The U.S. Postal Service Board of Governors yesterday approved plans to begin a two-year experiment offering special rates for presorted Priority Mail starting July 15.
The experimental rates include discounts for three presorting options: area distribution centers, which are mail processing facilities that represent a state or a large portion of a state; three-digit prefixes; and five-digit ZIP code sorts.
The discounts are 12 cents off per piece for sorting to the ADC level; 16 cents off per piece for sorting to the three-digit level; and 25 cents off per piece for sorting to the five-digit level. The proposed discounted rate categories would be additional options offered to mailers. Existing Priority Mail classifications would remain unchanged.
The USPS filed a case with the Postal Rate Commission in March seeking this experiment. The PRC approved the plan in late May.
“We are seeking to make Priority Mail more affordable and offer our customers more options and greater value,” John F. Kelly, president of expedited/package services at the USPS, said when the case was filed with the PRC.
In January, the Board of Governors allowed under protest a 16 percent rate increase for Priority Mail. This compares with an average increase of 4.6 percent overall. In addition, Priority Mail postal rates will go up 0.9 percent July 1 as part of an across-the-board 1.6 percent average increase.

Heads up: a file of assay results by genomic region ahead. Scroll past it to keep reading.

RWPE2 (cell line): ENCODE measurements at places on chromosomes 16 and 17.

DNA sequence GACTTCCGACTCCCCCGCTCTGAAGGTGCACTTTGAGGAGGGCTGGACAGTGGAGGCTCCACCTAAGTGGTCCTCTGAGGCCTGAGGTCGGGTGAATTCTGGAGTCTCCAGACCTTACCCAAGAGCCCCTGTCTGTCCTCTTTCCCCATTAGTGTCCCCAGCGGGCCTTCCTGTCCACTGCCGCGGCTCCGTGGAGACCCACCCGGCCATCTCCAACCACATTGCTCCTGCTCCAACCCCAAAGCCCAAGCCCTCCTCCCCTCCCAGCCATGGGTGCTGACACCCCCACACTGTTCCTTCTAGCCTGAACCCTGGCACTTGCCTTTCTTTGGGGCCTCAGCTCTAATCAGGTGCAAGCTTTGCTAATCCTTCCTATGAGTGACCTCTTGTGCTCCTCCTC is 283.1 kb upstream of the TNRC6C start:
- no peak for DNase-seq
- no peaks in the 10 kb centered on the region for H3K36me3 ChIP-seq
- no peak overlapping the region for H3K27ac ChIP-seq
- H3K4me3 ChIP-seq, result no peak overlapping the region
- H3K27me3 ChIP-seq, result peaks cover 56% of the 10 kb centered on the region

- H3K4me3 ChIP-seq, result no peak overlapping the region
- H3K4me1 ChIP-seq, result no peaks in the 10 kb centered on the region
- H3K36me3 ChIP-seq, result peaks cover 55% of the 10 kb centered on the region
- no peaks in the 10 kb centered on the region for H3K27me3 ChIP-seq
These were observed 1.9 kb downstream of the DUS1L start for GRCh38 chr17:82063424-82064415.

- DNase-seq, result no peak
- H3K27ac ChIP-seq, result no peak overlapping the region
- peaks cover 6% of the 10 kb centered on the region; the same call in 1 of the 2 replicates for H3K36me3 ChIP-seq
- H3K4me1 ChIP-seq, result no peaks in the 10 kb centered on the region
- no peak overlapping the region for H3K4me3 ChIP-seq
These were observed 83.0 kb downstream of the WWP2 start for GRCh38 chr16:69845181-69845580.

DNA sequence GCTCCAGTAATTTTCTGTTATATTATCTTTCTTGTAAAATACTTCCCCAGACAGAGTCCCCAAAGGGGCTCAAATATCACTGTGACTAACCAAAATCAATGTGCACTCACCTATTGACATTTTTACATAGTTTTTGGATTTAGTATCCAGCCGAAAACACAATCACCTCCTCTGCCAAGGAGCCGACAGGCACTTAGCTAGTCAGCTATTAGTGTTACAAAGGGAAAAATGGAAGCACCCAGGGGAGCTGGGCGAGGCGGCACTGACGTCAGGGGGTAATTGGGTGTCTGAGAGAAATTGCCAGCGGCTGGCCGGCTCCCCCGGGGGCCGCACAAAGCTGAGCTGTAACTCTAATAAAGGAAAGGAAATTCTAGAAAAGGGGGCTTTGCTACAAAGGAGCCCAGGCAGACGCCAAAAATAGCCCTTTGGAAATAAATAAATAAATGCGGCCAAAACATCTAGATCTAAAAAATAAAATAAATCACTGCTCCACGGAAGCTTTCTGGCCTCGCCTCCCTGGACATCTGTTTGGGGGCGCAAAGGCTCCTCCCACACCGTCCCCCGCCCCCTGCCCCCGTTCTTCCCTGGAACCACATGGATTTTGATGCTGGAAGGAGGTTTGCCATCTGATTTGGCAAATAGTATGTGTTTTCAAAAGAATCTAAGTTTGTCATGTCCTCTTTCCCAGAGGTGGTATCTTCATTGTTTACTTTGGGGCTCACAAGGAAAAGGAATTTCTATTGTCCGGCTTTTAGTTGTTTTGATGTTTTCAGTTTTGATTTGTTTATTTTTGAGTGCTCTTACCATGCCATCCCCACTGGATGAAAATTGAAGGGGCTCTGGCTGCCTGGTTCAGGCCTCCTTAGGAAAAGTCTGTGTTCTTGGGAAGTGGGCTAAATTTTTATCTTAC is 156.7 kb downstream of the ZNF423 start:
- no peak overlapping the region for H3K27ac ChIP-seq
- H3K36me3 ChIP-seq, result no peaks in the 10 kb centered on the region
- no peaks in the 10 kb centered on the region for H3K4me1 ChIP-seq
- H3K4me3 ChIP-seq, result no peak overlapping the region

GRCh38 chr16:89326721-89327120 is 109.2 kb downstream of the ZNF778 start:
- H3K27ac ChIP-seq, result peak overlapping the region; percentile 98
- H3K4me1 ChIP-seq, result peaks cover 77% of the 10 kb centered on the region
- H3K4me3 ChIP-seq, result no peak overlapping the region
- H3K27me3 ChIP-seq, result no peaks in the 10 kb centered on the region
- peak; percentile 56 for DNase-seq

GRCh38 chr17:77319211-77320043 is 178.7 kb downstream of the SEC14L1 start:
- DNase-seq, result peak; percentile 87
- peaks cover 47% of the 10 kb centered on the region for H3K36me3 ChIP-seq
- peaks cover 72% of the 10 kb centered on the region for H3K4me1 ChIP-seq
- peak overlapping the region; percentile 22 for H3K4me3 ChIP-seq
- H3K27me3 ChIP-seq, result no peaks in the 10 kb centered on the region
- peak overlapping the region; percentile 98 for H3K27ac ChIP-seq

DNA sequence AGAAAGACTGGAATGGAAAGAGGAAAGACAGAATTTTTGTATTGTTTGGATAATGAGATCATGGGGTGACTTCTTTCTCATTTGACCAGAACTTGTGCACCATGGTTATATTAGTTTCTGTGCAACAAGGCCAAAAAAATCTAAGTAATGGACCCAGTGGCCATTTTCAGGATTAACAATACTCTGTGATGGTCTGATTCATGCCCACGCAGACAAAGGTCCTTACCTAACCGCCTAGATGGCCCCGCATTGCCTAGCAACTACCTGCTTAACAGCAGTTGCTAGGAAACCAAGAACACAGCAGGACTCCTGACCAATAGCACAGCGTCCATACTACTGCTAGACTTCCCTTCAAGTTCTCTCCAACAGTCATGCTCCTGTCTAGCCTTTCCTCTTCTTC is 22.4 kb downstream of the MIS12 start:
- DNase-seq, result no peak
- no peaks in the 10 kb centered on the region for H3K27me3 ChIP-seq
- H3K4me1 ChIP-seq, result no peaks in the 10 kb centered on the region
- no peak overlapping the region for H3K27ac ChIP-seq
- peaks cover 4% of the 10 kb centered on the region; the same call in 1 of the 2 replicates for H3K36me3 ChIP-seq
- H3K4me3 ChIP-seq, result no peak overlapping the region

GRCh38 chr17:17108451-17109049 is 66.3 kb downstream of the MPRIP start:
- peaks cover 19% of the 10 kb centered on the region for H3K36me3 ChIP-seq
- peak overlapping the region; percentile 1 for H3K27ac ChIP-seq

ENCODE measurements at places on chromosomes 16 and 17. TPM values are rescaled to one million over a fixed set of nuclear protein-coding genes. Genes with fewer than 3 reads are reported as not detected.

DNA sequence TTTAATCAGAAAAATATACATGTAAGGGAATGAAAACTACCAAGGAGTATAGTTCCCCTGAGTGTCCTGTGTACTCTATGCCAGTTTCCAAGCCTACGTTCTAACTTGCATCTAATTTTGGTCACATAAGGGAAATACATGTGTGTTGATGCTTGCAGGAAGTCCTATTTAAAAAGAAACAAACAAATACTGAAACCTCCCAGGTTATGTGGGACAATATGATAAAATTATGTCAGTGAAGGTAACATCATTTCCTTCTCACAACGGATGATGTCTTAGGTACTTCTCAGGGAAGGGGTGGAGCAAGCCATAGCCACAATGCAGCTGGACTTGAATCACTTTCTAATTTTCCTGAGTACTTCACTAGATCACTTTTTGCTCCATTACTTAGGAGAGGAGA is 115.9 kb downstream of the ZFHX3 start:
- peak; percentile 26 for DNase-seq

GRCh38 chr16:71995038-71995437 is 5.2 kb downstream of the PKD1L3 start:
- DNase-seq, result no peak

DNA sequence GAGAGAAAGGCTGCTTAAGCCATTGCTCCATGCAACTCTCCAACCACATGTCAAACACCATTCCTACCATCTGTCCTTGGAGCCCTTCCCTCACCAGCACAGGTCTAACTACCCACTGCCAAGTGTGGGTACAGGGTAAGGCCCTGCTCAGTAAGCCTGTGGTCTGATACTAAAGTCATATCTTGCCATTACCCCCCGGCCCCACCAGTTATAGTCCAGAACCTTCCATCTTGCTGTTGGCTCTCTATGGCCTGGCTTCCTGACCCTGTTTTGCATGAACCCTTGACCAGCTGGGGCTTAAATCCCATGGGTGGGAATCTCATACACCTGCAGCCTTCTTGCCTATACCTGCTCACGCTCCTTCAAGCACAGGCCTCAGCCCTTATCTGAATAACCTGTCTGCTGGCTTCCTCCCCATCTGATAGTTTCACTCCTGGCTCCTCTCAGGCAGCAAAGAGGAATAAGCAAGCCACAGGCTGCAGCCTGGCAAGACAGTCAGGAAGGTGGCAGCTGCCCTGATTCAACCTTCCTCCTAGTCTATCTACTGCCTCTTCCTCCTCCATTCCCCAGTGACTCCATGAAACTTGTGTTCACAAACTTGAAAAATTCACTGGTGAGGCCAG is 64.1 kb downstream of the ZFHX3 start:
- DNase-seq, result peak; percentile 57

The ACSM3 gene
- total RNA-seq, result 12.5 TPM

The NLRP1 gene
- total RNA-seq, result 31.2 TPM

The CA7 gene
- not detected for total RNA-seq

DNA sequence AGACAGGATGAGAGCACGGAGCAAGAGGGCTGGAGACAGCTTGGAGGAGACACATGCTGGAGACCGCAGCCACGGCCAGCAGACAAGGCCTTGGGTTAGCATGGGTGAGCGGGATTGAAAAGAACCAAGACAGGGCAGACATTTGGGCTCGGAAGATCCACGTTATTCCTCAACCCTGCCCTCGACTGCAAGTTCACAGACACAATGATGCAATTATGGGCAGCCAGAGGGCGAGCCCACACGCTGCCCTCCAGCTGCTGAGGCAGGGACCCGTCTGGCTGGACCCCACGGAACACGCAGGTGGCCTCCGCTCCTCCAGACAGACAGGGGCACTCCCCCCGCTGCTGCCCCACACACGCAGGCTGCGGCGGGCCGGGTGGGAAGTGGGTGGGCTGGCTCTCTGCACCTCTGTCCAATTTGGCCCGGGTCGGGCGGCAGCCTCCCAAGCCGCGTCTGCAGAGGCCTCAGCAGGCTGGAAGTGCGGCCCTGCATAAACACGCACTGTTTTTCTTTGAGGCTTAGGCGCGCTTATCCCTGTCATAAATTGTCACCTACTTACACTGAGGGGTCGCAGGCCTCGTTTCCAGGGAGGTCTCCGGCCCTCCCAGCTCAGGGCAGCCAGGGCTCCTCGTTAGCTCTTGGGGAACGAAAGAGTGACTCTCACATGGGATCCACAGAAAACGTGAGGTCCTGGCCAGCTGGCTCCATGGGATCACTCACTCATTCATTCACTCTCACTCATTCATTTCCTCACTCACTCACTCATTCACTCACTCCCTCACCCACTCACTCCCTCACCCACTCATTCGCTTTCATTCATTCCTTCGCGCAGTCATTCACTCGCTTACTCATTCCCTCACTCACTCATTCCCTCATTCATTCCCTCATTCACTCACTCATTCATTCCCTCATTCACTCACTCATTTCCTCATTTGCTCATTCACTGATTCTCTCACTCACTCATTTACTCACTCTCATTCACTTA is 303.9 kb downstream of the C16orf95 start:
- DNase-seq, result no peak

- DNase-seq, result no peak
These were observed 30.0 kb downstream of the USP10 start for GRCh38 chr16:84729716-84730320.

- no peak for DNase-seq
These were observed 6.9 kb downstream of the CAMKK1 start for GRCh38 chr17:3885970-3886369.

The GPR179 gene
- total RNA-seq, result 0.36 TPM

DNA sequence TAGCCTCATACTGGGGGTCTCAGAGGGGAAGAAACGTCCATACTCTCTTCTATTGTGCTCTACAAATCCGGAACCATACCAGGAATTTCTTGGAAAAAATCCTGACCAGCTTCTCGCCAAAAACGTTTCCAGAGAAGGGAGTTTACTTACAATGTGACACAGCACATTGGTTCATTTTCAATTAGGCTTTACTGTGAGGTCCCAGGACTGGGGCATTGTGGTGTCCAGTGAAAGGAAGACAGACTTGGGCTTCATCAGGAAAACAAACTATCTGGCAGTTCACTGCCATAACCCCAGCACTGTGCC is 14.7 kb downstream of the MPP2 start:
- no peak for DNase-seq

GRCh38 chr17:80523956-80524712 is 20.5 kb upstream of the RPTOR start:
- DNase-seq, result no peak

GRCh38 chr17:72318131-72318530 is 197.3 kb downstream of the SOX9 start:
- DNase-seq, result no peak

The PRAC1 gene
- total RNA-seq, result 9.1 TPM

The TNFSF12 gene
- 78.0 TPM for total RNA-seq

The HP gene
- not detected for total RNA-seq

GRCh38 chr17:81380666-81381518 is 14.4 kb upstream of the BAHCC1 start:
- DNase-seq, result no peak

To receive the experimental discounts, mailers must meet certain containerization, preparation, minimum quantity and data collection requirements. The containerization and preparation requirements may vary by mailer location. The USPS expects to open the experimental rate with about 10 participants, and more mailers may be added later. There will be a small fixed fee to participate.
The purpose of the experiment is to measure the costs associated with mailer presorting and to determine whether incentives provided by the discount structure are attractive and beneficial to the mailing community.
While some mailers are happy about the experiment, others have questioned its viability, saying even larger mailers may have to hold on to mail pieces to get sufficient density required for the sort discounts at each level.